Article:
View from The Hill

View from The Hill

Gonski hangs in the balance amid the politicking

Julia Gillard has committed herself to education reforms. AAP/Lukas Coch

Julia Gillard has set an April deadline for a breakthrough with the states for a new schools funding system. She reiterated on Friday that “the big test” would come when she met the premiers then and declared “I hope the premiers will rise to the challenge”.

But Gillard herself is the one who has most at stake. If she can’t get an agreement then or very soon after, she could be left with a big hole in her election pitch.

Her talk and the parliamentary and electoral timetables ensure she will be judged toughly. She know she has to throw everything at trying cut a deal on the proposed Gonski funding model at that Council of Australian governments meeting. But her problem is that key states will not just have issues of money and detail, but also an eye to the federal election which will be only several months away.

Unsurprisingly, Queensland and Western Australia are making negative noises and now Victoria, fresh from forcing the Commonwealth to backtrack on hospital funding, has produced an alternative.

The Victorians say their plan, released at the weekend, would be phased in from next year and when fully operating would deliver more than $400 million extra (federal and state money) a year for Victorian schools. Its elements include increased funding to disadvantaged government schools; a voucher system (called a “pupil premium”) to follow disadvantaged students to any school, and more consistent funding across government and non-government schools for students with disability.

One of Victoria’s gripes with the Commonwealth’s approach is that it believes the federal plan to secure teaching and other reforms - yesterday Gillard announced all schools and states would be asked to sign up to a “national reading blitz” - to go with the new funding system is too intrusive on schools and the state.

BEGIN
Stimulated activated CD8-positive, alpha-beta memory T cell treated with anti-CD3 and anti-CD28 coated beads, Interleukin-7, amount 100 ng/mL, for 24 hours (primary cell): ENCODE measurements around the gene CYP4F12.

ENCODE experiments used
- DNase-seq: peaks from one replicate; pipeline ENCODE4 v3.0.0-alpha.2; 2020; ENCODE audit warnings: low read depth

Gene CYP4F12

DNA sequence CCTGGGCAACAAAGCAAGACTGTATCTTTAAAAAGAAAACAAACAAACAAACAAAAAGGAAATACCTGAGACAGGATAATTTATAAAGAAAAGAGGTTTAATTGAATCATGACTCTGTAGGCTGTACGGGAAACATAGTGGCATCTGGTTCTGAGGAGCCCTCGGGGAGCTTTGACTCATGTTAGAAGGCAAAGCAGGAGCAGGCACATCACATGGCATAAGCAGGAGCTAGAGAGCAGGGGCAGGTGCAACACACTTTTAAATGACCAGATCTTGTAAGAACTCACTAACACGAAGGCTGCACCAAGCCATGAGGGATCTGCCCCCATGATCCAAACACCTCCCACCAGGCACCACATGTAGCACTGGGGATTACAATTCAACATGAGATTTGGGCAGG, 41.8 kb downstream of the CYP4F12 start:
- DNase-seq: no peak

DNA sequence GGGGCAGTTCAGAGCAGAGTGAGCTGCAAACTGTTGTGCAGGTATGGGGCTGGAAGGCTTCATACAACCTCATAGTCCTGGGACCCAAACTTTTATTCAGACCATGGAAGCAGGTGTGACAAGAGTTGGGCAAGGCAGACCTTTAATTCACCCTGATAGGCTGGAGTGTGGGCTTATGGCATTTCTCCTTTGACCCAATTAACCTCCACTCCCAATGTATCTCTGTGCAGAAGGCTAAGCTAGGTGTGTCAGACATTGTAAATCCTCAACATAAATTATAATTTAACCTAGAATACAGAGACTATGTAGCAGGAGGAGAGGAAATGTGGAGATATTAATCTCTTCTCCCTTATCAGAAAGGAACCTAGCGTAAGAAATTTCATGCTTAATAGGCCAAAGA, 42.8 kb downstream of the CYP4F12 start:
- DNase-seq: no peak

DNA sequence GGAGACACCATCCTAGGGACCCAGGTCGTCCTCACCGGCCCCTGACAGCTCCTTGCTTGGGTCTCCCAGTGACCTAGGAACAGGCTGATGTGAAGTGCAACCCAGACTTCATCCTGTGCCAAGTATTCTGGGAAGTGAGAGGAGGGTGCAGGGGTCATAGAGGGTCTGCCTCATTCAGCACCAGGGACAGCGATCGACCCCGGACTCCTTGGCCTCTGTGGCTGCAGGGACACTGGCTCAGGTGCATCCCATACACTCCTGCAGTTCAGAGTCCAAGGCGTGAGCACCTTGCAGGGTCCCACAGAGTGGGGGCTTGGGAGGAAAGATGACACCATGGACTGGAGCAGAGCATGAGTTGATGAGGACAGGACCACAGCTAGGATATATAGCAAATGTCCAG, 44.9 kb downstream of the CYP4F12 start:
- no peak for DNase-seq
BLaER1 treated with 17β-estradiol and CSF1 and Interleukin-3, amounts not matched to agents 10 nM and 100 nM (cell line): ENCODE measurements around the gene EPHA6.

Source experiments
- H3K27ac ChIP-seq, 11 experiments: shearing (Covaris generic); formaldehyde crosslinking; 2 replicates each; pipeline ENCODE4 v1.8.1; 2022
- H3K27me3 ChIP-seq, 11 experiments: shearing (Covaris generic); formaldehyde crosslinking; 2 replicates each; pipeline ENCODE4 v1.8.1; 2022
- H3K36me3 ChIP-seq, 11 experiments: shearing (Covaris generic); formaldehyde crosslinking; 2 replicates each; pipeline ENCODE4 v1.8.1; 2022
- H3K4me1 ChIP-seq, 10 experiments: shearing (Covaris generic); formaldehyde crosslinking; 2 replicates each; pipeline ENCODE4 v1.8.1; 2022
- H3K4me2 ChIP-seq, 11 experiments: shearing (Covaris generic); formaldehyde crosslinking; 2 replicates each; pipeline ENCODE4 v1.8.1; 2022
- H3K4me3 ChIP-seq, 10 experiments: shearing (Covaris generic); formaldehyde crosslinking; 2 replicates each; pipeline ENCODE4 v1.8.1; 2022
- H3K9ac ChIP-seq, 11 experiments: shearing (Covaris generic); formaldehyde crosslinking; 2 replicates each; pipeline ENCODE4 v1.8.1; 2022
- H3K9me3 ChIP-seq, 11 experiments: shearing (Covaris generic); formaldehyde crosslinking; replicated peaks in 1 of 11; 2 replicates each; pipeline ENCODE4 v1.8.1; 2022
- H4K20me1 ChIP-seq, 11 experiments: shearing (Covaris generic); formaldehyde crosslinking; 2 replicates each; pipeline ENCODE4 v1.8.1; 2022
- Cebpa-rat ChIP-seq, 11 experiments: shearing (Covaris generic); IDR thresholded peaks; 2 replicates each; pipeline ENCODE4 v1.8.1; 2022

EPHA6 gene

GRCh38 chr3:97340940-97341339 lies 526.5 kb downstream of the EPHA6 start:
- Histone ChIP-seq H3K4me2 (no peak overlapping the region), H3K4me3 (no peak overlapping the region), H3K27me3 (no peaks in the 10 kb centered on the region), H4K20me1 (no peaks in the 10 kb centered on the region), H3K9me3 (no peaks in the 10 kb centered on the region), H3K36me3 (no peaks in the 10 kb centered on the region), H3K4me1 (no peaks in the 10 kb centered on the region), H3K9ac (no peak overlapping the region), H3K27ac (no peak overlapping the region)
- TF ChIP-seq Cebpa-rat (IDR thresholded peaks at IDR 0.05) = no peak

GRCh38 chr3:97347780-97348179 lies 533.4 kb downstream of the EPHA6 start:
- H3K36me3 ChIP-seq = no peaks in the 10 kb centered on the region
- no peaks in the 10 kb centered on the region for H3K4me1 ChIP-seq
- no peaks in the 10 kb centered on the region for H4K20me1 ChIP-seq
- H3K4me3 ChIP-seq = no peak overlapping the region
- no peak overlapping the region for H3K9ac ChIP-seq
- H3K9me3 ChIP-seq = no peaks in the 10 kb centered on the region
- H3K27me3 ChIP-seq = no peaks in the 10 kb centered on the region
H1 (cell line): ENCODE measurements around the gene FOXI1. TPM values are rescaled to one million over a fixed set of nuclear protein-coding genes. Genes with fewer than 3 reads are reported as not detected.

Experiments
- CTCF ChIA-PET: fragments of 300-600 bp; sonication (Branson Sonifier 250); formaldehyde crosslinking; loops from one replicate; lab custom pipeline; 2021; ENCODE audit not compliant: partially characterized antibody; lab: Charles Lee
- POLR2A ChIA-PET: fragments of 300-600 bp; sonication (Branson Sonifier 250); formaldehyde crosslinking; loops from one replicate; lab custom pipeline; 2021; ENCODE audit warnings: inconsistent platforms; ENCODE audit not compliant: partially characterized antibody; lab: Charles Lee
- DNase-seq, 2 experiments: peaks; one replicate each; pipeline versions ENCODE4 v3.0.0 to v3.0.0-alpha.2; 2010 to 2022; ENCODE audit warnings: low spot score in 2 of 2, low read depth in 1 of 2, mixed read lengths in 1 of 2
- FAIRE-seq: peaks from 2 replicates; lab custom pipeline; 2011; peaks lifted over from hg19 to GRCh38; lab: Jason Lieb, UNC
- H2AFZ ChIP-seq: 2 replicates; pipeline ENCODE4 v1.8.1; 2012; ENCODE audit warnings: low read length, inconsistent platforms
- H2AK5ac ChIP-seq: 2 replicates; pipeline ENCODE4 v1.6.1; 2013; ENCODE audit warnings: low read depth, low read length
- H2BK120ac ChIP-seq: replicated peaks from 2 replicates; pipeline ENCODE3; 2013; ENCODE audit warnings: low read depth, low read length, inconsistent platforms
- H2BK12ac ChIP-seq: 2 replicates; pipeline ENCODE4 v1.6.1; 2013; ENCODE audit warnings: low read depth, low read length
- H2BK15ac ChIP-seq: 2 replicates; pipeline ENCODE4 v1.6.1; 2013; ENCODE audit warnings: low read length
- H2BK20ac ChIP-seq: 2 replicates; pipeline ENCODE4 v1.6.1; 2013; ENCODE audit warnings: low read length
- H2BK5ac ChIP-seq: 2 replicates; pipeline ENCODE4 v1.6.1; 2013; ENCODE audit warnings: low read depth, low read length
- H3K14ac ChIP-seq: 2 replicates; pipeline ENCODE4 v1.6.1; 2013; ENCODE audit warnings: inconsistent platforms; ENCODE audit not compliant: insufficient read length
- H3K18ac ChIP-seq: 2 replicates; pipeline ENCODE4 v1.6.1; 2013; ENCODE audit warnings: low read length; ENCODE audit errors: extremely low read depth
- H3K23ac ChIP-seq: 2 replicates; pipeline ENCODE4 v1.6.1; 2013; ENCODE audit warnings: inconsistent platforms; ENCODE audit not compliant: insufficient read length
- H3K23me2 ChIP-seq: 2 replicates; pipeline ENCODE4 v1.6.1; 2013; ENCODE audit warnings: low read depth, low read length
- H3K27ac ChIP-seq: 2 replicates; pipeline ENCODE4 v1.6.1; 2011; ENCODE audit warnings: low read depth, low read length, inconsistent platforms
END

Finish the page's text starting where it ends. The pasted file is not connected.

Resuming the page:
The Gonski plan would cost $6.5 billion annually when fully operating but the cash-strapped federal government is proposing a modest start – about $1 billion from federal and state levels combined in 2014.

The Gillard government wants a comprehensive April agreement with all states that would then go into the framework legislation on Gonski that is now before Parliament; that legislation would be passed in the June sitting, the last before the election. (Suggestions last week that the Greens were posing a threat to the legislation were wrong; they said they would move an amendment to benefit the poorest schools but if it was defeated they would still vote for the bill.)

Despite the harsh rhetoric federal Labor sources claim to be optimistic that an agreement, with some local variations between states, will be reached because, they say, that would be in the states’ self-interest. Whether this can happen will essentially depend on whether Victoria, Queensland and WA are adopting negotiating positions or deliberately digging political trenches. If it’s the latter, they know they only have to hold out for a brief time beyond the April COAG, before there is a likely Abbott government.

The federal opposition’s position is that it supports the present funding system, based on socio economic regions. But it is open to adopting a Gonski-type loading system for disability, indigenous students, non-English speaking students and economic disadvantage.

If Labor fails to achieve a comprehensive agreement, Canberra will do deals with those individual states that are willing to play and put those into the legislation.

But this would be a messy result on which to go to the election; certainly a great deal less than ideal for a PM who repeated on Friday: “Education is the defining passion of my political life”.